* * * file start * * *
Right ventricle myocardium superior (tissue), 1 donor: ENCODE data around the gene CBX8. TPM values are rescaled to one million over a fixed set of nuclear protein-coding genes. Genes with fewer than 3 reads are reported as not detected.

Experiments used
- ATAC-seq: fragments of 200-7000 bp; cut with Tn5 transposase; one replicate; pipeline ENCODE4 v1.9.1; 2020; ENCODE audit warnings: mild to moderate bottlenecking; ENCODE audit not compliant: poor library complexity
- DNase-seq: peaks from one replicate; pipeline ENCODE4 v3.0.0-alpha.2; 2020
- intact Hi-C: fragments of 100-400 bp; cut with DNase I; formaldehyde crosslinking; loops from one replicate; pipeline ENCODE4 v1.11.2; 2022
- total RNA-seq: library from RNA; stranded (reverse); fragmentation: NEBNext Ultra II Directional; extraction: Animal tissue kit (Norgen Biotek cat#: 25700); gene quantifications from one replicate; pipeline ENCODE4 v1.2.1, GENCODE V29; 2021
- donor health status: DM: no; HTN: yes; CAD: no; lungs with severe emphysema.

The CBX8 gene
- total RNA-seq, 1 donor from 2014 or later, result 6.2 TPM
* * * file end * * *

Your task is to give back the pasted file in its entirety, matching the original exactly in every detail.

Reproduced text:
Right ventricle myocardium superior (tissue), 1 donor: ENCODE data around the gene CBX8. TPM values are rescaled to one million over a fixed set of nuclear protein-coding genes. Genes with fewer than 3 reads are reported as not detected.

Experiments used
- ATAC-seq: fragments of 200-7000 bp; cut with Tn5 transposase; one replicate; pipeline ENCODE4 v1.9.1; 2020; ENCODE audit warnings: mild to moderate bottlenecking; ENCODE audit not compliant: poor library complexity
- DNase-seq: peaks from one replicate; pipeline ENCODE4 v3.0.0-alpha.2; 2020
- intact Hi-C: fragments of 100-400 bp; cut with DNase I; formaldehyde crosslinking; loops from one replicate; pipeline ENCODE4 v1.11.2; 2022
- total RNA-seq: library from RNA; stranded (reverse); fragmentation: NEBNext Ultra II Directional; extraction: Animal tissue kit (Norgen Biotek cat#: 25700); gene quantifications from one replicate; pipeline ENCODE4 v1.2.1, GENCODE V29; 2021
- donor health status: DM: no; HTN: yes; CAD: no; lungs with severe emphysema.

The CBX8 gene
- total RNA-seq, 1 donor from 2014 or later, result 6.2 TPM